Now the Speaker of the House has had to face this accusation before, not once, but twice. In 2007, the murder of Fernando Lintuan, a radio commentator, had Mayor Duterte facing accusations that the killing was done Davao Death Squad style, while Duterte charged then-congressman Nograles with complicity in the murder and first ventured the possibility Nograles had Palparan as a consultant. In February 2008, Duterte made the allegation that Nograles had hired Palparan and NDF representatives in Congress had complained about it; the Speaker vigorously denied he’d entered into any such arrangement with the controversial general.
In other words, if people connect Duterte to vigilante killings without any real proof, then Nograles can only be implicated by innuendo as well. Then again, there is much that is well known, unofficially, by voters about their leaders that would never stand up in court or go beyond passing he-said, he-denied coverage in the media. The public assumes that there is a kernel of truth to most political allegations, and there lies the problem: this reduces the allegations from being very serious ones, to mere mudslinging.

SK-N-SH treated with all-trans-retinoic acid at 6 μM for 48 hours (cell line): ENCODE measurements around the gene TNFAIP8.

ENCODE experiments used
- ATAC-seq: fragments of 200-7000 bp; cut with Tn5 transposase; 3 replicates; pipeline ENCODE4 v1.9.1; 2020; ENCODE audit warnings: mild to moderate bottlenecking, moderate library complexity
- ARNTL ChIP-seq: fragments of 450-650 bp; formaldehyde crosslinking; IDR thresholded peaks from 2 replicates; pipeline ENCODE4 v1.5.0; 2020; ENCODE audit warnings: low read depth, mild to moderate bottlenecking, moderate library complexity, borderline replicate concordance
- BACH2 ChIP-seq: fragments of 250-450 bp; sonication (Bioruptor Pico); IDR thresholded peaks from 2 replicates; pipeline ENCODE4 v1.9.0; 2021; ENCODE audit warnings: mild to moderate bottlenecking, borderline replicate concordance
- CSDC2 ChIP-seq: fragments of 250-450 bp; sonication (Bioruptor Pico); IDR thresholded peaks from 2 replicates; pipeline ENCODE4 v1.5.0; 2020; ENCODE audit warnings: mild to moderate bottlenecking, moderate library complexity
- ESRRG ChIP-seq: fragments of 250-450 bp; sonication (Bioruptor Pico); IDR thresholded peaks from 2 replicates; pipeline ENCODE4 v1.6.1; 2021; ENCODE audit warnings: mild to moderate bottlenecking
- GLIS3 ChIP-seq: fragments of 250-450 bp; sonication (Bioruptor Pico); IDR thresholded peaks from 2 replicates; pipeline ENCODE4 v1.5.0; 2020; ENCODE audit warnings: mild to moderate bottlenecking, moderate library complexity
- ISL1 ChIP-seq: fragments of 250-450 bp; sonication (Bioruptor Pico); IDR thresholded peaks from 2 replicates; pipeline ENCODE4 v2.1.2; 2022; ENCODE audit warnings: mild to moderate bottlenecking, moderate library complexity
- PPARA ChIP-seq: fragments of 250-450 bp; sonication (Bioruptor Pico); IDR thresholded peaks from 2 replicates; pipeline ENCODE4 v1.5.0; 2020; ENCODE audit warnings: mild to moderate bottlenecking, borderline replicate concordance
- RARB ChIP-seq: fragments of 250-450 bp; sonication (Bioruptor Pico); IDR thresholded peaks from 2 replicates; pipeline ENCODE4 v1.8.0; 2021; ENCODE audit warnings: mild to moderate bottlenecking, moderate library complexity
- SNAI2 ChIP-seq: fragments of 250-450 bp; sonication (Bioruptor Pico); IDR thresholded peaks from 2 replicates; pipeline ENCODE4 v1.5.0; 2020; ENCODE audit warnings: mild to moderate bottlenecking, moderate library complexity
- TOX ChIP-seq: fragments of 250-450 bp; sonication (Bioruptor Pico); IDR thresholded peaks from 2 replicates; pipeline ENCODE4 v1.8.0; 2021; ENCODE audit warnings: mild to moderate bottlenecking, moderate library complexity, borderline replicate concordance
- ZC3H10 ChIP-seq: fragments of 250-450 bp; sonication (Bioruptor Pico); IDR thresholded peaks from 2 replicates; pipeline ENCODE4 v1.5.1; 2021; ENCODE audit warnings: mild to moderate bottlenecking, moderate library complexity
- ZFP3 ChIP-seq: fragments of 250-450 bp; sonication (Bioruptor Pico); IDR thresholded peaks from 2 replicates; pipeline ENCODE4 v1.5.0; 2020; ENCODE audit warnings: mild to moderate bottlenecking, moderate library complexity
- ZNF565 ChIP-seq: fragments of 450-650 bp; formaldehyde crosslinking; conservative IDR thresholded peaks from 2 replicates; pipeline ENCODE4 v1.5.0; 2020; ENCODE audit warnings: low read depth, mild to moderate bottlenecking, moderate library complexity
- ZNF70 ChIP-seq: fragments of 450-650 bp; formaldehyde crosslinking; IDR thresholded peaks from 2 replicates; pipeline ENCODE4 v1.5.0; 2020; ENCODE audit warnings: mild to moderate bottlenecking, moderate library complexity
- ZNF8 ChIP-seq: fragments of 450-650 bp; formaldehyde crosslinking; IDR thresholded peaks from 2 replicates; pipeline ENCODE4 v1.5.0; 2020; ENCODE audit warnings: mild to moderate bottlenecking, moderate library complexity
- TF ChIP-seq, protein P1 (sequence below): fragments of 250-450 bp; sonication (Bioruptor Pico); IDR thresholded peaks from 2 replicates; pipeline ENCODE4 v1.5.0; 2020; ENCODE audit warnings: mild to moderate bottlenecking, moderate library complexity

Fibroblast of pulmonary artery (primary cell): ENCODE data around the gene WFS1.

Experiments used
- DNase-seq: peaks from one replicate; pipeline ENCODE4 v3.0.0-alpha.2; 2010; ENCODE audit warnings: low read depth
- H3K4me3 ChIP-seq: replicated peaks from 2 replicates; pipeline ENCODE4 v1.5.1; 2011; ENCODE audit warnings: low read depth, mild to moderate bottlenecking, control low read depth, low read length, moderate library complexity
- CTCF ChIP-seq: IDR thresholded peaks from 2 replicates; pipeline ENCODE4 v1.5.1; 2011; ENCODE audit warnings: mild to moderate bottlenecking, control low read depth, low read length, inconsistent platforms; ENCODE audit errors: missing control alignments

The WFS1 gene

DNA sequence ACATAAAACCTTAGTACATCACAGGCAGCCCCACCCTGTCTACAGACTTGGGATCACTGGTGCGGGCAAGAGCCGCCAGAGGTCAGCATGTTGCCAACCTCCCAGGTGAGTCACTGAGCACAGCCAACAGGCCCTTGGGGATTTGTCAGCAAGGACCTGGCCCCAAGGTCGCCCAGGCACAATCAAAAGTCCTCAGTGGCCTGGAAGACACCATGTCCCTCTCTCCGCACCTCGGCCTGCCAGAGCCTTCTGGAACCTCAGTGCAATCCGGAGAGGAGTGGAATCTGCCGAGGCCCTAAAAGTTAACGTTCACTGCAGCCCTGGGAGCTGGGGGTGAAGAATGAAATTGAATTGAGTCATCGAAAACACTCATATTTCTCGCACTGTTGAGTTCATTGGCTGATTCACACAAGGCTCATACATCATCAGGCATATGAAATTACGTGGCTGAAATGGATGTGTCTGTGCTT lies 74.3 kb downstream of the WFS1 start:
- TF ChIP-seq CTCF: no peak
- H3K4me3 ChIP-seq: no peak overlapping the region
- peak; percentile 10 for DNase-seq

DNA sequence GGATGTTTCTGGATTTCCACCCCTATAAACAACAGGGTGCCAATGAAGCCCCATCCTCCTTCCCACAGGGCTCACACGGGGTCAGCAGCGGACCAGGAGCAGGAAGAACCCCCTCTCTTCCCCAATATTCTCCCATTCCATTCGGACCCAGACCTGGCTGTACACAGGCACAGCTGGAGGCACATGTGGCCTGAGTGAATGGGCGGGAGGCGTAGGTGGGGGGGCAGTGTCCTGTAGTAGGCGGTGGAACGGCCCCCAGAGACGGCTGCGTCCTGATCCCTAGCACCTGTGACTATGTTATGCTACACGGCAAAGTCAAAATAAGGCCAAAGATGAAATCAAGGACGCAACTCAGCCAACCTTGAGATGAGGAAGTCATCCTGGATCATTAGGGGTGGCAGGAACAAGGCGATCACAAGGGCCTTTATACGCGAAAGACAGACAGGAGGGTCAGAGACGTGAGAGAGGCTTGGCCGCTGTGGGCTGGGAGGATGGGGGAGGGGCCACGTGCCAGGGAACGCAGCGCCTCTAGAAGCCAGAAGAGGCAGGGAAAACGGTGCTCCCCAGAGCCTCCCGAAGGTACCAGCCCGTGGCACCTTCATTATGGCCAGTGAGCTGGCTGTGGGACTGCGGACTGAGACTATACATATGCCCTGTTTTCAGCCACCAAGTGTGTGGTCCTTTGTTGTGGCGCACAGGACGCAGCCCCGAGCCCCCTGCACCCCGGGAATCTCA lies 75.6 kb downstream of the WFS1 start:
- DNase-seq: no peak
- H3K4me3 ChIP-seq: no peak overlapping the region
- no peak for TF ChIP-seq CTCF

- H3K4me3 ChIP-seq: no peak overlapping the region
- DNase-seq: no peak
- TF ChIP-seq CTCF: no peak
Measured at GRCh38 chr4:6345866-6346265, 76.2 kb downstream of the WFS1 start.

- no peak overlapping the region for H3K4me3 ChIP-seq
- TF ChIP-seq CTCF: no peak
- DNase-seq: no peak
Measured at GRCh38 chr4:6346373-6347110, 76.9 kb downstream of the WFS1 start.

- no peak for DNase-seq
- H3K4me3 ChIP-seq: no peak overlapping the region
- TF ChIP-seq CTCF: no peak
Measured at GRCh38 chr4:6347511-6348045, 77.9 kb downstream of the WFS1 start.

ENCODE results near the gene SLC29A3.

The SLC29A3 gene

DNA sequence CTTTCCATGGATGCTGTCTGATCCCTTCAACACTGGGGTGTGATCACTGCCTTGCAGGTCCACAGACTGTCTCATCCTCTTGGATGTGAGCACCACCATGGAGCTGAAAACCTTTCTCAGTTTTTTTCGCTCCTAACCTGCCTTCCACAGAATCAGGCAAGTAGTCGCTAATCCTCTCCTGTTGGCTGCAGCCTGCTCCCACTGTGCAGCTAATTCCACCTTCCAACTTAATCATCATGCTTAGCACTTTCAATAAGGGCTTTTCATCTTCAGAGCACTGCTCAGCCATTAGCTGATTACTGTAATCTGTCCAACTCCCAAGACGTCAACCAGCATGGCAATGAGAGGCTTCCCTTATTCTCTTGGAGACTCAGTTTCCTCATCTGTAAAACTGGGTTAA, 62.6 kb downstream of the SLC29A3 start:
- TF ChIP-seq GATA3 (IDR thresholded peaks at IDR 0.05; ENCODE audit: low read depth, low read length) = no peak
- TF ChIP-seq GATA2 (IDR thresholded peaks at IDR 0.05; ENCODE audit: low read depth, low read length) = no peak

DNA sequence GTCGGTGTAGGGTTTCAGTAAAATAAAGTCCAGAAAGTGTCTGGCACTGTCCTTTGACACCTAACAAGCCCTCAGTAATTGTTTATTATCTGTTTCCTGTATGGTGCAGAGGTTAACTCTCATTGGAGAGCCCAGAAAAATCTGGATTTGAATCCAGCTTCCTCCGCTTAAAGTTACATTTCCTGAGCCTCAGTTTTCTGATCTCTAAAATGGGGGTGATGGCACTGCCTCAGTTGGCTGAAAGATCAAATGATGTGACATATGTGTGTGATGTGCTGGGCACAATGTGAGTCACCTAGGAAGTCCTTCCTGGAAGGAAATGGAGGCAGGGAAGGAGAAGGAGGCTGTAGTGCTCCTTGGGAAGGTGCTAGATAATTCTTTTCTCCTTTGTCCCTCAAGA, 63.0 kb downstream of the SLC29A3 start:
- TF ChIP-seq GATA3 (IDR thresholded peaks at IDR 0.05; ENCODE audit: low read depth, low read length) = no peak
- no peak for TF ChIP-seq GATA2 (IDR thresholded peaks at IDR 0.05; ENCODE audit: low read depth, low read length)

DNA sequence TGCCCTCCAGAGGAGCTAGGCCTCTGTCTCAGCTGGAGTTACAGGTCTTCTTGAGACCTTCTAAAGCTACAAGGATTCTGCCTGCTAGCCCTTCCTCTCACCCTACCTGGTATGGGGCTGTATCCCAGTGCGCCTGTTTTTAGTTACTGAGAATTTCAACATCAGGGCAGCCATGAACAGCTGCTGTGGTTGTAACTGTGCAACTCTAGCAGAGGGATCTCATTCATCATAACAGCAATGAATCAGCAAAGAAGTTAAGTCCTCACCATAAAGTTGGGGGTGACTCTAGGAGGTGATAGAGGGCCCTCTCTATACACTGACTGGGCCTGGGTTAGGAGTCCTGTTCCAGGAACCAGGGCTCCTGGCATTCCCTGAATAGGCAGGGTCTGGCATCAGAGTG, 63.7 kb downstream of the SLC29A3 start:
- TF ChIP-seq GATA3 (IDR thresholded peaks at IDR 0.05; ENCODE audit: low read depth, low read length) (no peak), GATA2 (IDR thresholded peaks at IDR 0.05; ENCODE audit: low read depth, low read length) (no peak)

An interesting tidbit I was told was that previously perennially unsuccessful in his political pursuits, Nograles ended up successfully being elected to Congress because of a kind of “pity vote” by an electorate that had begun to find his candidacy pathetic. I’m sure that’s a purely partisan charge; that may have been true the first time around but a five-term congressman, anywhere, is a politically competent person. Nograles, however, faces the same challenge his nemesis Duterte does: how to pass on the political baton and maintain the carefully nurtured network and power he currently enjoys.
I heard these things over lunch; a day later, news came that a former NPA who’d become a Duterte leader, Loloy Clerigo, and who’d clashed (verbally) with the military, had been gunned down. For those who believe the battle to dislodge the mayor now has an ideological and conspiratorial element to it, the latest killing can only increase their sense of certainty.
House of Representatives
Prospero Nograles Jr.
rule of law
The Long View